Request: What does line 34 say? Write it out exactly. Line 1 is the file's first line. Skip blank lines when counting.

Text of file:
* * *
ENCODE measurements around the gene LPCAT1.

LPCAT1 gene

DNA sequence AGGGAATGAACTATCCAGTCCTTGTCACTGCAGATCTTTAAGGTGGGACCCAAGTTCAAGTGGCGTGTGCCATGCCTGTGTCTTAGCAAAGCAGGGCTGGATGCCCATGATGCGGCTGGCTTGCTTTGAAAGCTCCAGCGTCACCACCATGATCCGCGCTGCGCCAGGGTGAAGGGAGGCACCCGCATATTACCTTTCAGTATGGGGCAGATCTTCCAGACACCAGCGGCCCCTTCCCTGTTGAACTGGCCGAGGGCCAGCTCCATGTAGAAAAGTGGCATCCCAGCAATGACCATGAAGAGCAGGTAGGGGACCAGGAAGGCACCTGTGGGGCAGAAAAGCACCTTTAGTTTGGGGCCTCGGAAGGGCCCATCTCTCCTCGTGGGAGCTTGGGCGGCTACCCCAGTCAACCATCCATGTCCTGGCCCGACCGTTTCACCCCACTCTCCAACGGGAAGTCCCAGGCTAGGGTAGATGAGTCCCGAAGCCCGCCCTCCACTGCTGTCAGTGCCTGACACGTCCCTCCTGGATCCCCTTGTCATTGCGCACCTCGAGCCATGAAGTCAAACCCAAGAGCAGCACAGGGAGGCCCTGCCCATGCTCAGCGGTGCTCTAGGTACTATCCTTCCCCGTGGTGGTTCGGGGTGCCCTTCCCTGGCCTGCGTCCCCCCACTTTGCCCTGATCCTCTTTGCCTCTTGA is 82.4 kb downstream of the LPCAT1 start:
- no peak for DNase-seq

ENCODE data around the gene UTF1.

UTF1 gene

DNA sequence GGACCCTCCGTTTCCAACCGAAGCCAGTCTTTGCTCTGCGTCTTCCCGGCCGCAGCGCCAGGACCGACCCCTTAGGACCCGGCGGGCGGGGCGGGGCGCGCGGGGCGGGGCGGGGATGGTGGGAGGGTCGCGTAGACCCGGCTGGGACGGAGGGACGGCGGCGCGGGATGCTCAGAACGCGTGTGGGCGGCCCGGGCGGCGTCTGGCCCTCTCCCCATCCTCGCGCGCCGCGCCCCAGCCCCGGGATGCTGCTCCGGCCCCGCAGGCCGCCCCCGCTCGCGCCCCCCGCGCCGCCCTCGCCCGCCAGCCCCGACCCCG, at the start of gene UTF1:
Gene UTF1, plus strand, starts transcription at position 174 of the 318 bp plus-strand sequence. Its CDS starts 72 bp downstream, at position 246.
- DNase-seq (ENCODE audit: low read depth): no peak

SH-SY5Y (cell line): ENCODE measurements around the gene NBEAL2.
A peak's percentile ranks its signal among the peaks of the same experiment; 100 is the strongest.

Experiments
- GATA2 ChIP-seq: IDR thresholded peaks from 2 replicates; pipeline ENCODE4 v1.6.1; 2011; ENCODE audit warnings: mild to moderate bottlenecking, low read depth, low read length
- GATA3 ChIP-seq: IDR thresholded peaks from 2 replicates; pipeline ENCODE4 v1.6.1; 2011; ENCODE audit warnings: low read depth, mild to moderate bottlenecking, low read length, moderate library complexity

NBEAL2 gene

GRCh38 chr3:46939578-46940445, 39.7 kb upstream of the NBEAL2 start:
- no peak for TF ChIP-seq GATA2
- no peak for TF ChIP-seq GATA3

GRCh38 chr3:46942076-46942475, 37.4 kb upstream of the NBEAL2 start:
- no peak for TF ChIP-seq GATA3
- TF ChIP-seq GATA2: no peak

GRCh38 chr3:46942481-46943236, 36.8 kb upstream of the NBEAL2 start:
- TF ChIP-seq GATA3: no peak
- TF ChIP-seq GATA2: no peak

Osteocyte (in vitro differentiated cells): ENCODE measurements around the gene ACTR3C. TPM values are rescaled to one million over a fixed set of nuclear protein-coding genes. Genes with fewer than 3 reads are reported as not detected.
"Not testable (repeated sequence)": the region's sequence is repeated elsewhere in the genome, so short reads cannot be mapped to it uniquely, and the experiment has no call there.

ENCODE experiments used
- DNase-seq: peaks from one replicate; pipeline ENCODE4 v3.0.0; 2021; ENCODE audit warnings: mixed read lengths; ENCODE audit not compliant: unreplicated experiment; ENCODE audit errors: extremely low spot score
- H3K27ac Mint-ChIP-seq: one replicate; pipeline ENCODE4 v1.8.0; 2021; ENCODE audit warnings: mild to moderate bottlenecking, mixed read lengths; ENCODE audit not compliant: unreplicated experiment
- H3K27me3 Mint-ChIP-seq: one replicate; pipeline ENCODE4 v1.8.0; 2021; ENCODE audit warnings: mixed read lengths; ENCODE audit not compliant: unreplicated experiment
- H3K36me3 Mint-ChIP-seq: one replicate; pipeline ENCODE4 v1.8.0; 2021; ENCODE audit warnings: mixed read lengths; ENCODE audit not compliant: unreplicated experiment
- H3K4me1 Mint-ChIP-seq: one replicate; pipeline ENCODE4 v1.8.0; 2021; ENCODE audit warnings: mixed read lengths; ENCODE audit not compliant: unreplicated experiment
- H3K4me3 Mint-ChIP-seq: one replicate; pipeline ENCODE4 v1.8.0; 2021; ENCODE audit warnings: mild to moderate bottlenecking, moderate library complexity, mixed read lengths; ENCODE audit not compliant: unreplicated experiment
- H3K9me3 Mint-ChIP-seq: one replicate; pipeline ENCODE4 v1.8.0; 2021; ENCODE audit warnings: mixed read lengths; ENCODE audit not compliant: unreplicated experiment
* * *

- H3K9me3 Mint-ChIP-seq: one replicate; pipeline ENCODE4 v1.8.0; 2021; ENCODE audit warnings: mixed read lengths; ENCODE audit not compliant: unreplicated experiment